Along with composition, the quality of light is perhaps the most important factor affecting the success of a landscape photograph. Whilst composition can be completely controlled, good quality light on the other hand cannot. We can however control the direction of the light and therefore use the optimum angle of light to enhance the appearance of our main subject and ultimately the success of our landscape photograph. There are four main types of lighting; top, side, front and back lighting. Consider how your envisaged scene will appear under each type of lighting and then choose which type of lighting will best portray your subject and shoot at the specific time and in the specific position to capture your subject in this light.
Occurring during the middle hours of the day:
Generally speaking for landscape photography, top lighting is to be avoided as it does not cast any shadows and therefore does not convey texture, form and shape which are so important to emulate dimension in a landscape photograph. The only exception to using top lighting is when you wish to capture water at its most turquoise colour which occurs when the sun is positioned directly above.
Occurring leading-up to sunset and a short time after sunrise:
Similar to top lighting front light also does not produce texture, form and shape and even worse your shadow will more than likely appear in the scene. Try and avoid this lighting in any situation.
Back lighting is difficult to shoot in not only because of the extreme brightness between the subject and background but also because lens flare becomes an issue. If you do choose to shoot in back-lighting conditions then it’s recommended to use a lens hood to shade the top of the lens in order to prevent flare. The only exception to using back lighting in landscape photography is when you wish to create a silhouette of your subject which is only possible using back lighting.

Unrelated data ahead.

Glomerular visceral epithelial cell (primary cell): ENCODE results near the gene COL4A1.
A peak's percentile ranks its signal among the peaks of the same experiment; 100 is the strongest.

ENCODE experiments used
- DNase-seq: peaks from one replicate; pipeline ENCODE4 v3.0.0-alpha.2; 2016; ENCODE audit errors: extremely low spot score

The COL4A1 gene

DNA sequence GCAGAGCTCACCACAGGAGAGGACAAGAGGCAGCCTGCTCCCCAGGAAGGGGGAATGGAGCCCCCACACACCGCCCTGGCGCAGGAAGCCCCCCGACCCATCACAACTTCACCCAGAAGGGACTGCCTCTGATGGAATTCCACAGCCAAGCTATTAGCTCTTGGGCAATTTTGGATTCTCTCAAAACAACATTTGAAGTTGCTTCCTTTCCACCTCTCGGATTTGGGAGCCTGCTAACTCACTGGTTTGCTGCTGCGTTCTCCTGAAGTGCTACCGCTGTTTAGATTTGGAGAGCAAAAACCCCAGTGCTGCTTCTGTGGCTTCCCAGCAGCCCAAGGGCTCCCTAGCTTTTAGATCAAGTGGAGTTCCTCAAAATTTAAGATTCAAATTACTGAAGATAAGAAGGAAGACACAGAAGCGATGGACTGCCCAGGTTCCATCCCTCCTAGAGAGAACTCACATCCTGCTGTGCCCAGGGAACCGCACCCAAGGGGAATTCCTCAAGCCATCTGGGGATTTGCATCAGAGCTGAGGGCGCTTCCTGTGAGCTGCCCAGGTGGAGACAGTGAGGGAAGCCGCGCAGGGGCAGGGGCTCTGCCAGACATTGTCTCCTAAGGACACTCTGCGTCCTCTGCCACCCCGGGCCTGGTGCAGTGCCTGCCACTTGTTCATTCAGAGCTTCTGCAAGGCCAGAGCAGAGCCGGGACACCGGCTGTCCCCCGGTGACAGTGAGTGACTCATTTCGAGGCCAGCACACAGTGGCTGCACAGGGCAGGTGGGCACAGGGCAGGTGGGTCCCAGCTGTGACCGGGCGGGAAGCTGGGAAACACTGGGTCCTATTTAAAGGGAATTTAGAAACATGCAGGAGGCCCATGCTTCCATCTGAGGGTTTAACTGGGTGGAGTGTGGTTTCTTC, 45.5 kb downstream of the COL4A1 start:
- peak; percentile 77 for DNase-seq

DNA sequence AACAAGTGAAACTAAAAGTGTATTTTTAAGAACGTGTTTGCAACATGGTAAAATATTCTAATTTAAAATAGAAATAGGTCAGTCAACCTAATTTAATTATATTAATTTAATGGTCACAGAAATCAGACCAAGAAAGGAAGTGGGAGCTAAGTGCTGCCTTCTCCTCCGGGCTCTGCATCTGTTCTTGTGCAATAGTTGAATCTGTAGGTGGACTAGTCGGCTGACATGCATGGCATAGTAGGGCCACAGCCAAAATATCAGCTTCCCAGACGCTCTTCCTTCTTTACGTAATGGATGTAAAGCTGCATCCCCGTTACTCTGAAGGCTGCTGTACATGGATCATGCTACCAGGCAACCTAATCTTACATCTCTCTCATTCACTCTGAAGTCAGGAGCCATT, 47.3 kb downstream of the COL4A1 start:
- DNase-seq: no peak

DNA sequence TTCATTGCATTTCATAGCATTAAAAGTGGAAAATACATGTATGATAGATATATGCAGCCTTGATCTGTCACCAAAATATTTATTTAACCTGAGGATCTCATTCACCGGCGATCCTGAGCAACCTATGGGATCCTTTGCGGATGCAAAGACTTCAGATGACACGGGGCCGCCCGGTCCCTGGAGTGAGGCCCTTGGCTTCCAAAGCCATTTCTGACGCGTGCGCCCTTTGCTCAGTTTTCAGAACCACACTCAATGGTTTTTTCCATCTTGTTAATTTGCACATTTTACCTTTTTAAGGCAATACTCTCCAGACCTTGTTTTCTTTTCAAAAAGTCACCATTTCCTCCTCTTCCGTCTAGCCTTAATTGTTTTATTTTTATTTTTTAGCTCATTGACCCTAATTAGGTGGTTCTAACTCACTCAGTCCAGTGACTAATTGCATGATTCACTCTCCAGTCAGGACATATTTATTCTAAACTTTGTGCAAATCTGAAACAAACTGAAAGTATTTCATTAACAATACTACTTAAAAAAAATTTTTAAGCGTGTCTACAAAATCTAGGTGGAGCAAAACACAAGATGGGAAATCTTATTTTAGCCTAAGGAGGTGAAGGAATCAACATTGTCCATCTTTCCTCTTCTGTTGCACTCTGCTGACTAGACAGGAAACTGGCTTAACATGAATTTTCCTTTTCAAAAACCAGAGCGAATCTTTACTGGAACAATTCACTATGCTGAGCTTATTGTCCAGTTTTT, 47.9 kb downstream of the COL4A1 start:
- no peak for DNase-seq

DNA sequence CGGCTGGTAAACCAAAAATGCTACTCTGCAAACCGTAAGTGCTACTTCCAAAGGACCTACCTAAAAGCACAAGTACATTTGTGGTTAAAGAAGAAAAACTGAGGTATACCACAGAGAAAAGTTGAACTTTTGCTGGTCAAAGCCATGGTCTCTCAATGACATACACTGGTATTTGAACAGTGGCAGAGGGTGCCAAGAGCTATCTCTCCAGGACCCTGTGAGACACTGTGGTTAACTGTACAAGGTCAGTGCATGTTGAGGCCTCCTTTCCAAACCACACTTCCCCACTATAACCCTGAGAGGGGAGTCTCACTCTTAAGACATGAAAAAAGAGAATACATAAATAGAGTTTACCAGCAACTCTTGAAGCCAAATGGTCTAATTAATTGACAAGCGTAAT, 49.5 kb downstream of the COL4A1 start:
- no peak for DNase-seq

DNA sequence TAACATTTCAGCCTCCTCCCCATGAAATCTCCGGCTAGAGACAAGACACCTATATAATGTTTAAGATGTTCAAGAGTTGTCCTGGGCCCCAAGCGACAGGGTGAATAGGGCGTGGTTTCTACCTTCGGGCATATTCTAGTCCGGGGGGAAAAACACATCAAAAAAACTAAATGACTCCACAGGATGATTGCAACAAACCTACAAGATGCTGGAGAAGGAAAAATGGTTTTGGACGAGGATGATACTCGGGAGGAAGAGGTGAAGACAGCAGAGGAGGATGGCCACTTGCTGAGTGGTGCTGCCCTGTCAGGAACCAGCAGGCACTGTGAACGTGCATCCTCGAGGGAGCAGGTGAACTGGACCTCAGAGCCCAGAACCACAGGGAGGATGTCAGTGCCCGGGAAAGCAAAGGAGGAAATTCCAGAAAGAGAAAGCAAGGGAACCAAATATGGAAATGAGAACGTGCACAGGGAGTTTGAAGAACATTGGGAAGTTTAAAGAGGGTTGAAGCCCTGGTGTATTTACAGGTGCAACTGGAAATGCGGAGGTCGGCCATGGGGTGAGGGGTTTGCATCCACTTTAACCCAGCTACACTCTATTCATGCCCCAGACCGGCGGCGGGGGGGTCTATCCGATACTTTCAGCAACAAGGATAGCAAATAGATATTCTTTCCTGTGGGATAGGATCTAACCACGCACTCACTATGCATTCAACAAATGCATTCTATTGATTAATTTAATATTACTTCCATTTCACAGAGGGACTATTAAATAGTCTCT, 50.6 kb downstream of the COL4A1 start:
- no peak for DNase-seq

Side lighting is the ideal light source to reveal a subject’s texture, form and shape as it casts beautiful subtle shadows to provide a sense of dimension of the subject and therefore creating a more ‘life-like’ image that the viewer can better relate to. As creating a three dimensional image is often one of the main goals of the landscape photographer, strive to capture your subject using side lighting.
To control the direction of light simply change where you stand and capture the image from!
Finally an interesting note is that shooting during the different times of year can actually produce different results under the same lighting conditions and angle. For example the colour of water is different depending not only on the angle of the sun but also the time of year. For example trying to achieve turquoise water is best achieved right in the middle of the day as the top light penetrates straight through the water. However the same image taken at the same time in winter compared with summer will result in the water not becoming as turquoise because the sun does not completely travel overhead during the shorter winter days and instead only rises up as far as ¾ during the middle of the day.
About the Author:
Ricardo Manuel Da Cunha writes for http://www.ricardodacunha.com.au/ and specializes in running Landscape Photography Courses and providing Private Photography Tuition.
For Further Training on Landscape Lighting, PictureCorrect Suggests:
Check out Exposure For Outdoor Photography by Michael Frye which teaches photographers how to master natural lighting situations in landscape photography. Exposure must always serve your vision—not someone else’s, nor some arbitrary ideal.
It can be found here: EXPOSURE For Outdoor Photography
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